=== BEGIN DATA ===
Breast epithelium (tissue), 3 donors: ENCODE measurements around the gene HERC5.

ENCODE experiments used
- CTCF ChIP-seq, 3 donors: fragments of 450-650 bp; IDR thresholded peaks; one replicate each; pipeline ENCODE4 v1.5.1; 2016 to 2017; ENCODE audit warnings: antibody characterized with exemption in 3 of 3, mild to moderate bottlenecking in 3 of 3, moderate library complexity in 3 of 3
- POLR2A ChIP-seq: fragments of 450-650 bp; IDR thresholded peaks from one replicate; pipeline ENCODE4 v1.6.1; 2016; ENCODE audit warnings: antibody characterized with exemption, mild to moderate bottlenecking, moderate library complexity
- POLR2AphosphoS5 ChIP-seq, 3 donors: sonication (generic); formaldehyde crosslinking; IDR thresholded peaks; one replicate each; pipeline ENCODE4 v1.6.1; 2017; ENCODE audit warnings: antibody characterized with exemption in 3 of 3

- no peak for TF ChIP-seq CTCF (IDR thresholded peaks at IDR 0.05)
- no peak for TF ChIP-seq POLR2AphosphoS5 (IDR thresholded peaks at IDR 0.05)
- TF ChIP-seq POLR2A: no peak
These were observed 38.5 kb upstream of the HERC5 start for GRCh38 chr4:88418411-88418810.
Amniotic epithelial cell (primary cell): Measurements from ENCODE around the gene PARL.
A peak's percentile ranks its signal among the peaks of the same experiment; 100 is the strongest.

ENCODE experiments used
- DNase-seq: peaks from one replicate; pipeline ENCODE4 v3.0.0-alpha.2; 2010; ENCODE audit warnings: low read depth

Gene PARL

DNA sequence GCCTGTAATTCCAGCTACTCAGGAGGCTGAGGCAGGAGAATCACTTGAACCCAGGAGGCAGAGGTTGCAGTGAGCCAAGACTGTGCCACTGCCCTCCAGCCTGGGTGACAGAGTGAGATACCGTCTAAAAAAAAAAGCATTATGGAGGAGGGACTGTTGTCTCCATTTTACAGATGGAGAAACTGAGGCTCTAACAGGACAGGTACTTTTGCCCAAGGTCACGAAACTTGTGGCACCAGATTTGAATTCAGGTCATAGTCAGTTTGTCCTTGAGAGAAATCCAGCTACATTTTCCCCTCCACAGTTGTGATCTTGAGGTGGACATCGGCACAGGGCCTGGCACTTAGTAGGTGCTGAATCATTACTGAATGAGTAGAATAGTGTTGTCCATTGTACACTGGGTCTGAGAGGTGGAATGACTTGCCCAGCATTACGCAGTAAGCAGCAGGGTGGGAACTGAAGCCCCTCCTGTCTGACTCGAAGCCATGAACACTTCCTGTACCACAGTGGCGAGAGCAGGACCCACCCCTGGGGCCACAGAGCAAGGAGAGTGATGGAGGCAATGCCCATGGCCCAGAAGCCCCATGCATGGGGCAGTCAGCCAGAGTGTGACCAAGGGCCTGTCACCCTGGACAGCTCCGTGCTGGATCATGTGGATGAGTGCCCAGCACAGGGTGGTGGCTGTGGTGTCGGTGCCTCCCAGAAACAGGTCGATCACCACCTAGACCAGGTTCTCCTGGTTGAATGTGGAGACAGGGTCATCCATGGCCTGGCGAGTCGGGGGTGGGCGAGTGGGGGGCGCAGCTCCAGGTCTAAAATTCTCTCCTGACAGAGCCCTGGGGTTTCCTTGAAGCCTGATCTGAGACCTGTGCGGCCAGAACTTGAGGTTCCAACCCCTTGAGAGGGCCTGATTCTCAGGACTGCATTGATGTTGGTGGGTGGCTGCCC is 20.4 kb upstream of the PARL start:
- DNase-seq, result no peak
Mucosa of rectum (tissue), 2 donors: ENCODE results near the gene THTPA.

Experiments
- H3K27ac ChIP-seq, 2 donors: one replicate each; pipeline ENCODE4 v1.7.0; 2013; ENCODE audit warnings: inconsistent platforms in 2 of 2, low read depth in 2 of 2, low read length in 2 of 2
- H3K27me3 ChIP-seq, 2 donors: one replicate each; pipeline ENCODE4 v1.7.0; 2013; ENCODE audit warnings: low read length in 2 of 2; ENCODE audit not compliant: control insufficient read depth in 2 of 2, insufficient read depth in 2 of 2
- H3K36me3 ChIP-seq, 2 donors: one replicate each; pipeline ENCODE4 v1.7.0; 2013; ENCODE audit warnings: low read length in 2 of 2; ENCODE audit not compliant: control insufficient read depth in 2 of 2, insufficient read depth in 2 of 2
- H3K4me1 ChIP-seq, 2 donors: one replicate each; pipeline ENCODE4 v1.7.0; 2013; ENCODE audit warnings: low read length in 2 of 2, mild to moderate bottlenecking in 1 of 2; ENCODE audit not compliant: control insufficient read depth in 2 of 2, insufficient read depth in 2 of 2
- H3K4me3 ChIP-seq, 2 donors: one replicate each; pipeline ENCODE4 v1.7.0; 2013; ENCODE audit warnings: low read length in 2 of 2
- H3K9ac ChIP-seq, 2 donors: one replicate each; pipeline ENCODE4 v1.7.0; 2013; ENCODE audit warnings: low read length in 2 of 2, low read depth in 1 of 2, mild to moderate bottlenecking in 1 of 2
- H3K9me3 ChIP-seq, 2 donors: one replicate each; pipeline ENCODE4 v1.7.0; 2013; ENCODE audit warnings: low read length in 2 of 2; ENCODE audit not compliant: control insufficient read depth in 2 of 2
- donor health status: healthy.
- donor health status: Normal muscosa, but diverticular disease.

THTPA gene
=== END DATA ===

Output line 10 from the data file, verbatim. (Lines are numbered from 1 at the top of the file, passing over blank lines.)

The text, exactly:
Amniotic epithelial cell (primary cell): Measurements from ENCODE around the gene PARL.